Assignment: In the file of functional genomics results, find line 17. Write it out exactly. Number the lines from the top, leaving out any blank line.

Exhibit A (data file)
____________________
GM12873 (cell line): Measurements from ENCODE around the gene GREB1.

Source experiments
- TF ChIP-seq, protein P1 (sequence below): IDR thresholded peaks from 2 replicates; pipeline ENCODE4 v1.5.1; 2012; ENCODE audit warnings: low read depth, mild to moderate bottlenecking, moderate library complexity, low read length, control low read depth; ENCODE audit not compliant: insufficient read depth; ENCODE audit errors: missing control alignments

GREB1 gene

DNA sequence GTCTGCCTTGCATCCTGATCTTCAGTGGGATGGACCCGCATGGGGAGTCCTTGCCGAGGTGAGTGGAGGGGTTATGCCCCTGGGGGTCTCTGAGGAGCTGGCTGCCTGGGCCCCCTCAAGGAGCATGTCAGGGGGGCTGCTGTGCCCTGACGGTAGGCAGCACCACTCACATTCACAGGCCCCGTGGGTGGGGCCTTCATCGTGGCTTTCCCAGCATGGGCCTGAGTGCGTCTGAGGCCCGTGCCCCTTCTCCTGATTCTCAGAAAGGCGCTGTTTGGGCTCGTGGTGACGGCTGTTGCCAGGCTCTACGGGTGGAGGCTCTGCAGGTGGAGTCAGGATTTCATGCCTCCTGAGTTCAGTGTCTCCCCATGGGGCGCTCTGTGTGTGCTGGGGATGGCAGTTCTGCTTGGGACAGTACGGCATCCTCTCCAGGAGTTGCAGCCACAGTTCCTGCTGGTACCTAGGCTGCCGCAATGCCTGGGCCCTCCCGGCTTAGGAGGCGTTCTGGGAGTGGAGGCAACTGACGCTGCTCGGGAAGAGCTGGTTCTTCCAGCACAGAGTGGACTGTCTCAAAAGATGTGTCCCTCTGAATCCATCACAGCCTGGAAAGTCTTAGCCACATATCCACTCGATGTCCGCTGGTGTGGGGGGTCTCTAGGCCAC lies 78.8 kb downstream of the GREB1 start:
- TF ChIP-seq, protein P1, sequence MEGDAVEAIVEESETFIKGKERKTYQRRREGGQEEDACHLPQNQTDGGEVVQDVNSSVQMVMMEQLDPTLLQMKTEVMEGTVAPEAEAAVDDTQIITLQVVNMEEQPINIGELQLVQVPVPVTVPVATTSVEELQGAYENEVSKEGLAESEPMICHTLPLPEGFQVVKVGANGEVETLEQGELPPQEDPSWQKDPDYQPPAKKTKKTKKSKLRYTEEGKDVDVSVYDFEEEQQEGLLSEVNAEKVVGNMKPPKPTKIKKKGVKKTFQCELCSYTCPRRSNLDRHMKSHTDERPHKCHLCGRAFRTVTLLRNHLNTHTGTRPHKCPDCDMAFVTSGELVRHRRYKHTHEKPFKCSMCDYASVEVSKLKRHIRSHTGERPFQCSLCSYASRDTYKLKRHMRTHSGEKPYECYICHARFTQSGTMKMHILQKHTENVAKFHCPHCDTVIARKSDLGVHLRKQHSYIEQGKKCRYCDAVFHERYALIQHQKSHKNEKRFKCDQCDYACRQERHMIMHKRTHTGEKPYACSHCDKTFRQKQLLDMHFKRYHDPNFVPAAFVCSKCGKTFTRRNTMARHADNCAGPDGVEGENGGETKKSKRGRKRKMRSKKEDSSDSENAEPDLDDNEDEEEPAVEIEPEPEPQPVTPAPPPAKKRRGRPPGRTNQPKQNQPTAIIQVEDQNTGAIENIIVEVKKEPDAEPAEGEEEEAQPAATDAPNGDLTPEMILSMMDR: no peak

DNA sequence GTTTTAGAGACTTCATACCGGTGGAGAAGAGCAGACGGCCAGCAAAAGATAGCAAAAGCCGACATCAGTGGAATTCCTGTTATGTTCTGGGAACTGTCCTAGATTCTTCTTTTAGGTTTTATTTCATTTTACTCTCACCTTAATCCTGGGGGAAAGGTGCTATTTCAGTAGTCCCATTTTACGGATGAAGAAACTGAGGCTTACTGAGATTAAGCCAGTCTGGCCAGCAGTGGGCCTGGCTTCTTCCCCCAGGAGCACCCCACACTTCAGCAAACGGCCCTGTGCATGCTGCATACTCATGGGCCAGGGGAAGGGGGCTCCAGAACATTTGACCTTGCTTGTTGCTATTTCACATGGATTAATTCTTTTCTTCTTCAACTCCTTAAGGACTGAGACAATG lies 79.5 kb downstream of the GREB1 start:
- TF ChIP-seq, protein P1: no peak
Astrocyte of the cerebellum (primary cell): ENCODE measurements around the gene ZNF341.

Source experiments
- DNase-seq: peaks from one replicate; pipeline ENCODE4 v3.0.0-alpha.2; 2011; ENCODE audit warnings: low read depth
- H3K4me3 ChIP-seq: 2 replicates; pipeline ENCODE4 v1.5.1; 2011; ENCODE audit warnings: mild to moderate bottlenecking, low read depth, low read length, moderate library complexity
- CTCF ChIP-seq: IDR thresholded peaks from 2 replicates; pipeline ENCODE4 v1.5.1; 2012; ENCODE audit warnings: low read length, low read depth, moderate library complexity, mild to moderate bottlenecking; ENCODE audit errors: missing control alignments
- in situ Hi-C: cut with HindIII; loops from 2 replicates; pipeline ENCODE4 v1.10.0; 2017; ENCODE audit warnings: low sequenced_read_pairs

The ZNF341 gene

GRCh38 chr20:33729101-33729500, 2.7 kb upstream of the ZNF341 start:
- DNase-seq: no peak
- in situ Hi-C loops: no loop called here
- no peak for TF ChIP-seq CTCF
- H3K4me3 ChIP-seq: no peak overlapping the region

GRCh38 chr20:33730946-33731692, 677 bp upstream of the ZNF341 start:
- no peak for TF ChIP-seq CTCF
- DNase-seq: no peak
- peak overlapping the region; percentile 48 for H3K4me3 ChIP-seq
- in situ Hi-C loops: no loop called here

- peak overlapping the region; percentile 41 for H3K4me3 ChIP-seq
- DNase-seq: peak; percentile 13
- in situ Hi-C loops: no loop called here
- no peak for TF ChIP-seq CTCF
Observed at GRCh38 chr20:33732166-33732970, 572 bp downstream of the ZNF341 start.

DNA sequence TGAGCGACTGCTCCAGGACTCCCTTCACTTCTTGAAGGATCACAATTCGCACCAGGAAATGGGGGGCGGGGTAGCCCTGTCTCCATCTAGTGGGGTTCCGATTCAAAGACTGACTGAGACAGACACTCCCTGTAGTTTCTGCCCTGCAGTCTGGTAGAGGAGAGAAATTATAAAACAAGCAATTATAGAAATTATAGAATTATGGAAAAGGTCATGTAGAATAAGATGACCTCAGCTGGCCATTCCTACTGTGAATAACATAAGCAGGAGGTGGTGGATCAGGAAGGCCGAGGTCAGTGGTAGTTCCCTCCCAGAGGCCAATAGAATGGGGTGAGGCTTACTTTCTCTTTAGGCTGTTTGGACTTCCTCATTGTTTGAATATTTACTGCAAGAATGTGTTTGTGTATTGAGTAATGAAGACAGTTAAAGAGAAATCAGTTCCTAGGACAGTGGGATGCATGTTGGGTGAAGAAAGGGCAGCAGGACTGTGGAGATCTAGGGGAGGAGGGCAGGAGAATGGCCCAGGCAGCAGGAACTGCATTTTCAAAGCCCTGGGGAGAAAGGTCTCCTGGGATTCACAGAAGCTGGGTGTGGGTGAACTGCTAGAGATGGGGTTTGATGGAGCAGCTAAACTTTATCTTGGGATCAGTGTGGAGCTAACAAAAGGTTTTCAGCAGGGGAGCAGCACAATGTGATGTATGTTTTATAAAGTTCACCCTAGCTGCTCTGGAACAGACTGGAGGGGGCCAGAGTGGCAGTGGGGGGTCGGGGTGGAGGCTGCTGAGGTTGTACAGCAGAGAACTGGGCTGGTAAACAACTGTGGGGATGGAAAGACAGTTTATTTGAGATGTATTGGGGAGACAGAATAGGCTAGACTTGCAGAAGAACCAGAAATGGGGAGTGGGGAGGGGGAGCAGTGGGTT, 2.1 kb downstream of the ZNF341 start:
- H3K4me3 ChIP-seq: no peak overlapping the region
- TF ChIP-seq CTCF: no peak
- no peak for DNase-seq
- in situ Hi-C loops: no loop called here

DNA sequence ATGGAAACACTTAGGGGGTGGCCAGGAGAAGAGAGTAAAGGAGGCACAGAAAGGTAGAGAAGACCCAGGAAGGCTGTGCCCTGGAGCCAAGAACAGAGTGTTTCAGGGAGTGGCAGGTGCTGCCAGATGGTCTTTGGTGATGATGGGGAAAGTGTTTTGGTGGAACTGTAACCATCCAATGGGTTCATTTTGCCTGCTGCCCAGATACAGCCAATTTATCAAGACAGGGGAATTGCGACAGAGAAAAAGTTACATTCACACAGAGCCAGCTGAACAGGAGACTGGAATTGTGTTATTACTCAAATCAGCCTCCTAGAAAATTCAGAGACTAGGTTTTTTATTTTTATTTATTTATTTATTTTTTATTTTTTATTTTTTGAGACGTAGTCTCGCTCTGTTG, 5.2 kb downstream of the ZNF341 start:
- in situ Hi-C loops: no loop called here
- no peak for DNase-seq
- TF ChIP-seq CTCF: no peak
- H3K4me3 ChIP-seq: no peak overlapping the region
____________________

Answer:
- DNase-seq: no peak